Here is a summary of the different PRS Guitar models and where they are made. 

Where are PRS Core Guitars Made?

PRS Core guitars are made in the United States in their Stevensville, Maryland factory. 

The PRS Core line of guitars is the highest-end consumer model that PRS offers.

Aside from their Private Stock guitars, PRS Core guitars are pretty much as good as you can get in terms of quality. 

As previously mentioned, these guitars are handcrafted in their Maryland factories, so no expense spared. 

In addition, all of the parts of the guitar including the hardware and pickups are custom designed and crafted in America. 

As such, the PRS Core guitars are the most expensive models PRS has to offer, typically costing anywhere from $3,000 – $5,000. 

Like you would expect from a handcrafted American made guitar, the attention to detail and quality control is top-notch. 

You’re paying for quality. There will be absolutely no imperfections with the finish, professionally set up, and built to last a lifetime. 

While the PRS Core guitars aren’t for everyone simply due to the price, if you’re after the best the industry has to offer, you can’t go wrong. 

Where are PRS CE Guitars Made?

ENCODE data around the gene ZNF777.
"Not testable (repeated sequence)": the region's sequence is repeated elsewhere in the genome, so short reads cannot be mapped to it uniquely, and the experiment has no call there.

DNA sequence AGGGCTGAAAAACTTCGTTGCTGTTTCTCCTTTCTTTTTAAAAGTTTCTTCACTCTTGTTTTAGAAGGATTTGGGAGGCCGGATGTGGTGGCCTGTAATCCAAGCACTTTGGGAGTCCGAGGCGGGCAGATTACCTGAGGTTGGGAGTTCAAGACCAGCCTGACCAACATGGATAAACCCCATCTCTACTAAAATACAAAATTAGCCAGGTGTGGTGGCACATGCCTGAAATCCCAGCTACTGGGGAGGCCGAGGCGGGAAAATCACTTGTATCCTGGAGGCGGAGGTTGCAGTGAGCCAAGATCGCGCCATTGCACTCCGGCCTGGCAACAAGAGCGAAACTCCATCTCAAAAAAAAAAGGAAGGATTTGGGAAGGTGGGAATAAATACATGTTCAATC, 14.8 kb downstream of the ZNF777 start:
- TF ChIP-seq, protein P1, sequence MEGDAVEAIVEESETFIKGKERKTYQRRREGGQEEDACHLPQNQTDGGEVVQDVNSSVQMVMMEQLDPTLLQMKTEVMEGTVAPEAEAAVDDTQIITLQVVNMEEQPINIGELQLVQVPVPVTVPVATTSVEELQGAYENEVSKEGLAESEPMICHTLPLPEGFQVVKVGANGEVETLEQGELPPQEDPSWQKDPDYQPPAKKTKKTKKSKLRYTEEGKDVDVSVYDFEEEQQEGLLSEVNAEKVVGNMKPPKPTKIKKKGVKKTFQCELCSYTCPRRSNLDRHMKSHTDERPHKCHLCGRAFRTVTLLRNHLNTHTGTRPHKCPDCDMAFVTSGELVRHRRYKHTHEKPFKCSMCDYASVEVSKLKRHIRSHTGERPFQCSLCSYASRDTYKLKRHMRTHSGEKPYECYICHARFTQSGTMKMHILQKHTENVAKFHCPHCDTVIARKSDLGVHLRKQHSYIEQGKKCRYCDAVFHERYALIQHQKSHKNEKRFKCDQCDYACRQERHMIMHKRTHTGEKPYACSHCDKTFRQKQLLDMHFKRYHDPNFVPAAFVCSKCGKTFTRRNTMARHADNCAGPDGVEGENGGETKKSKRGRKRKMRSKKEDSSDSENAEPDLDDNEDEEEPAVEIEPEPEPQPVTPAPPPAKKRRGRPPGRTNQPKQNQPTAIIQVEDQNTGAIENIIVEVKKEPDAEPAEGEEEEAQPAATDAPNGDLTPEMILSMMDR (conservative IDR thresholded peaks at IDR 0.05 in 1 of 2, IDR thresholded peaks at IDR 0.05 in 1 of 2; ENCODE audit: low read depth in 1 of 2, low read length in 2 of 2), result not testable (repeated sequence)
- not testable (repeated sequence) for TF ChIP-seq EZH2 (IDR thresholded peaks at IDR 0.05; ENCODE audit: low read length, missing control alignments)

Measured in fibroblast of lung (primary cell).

PRS CE guitars are also made in the United States in Paul Reed Smith’s Maryland factory.

The PRS CE line guitar is one step down from the PRS Core guitars. 

In terms of overall build quality, they are definitely on par with the PRS Core, since they are made in the same factories. 

However, with PRS CE guitars, there are some minor compromises in order to cut costs. 

The main difference between a PRS CE and a PRS Core guitar is the fact that the PRS CE has a bolt-on neck rather than a set neck. 

In general, bolt-on necks don’t require as much time and labor since there is no need to glue the joint. As a result, it cost as much to produce a PRS CE guitar. 

In addition, the neck itself is made from maple rather than mahogany. This doesn’t really affect the overall quality of the guitar at all, but it’s still a notable difference as it can have a minor effect on how the guitar sounds.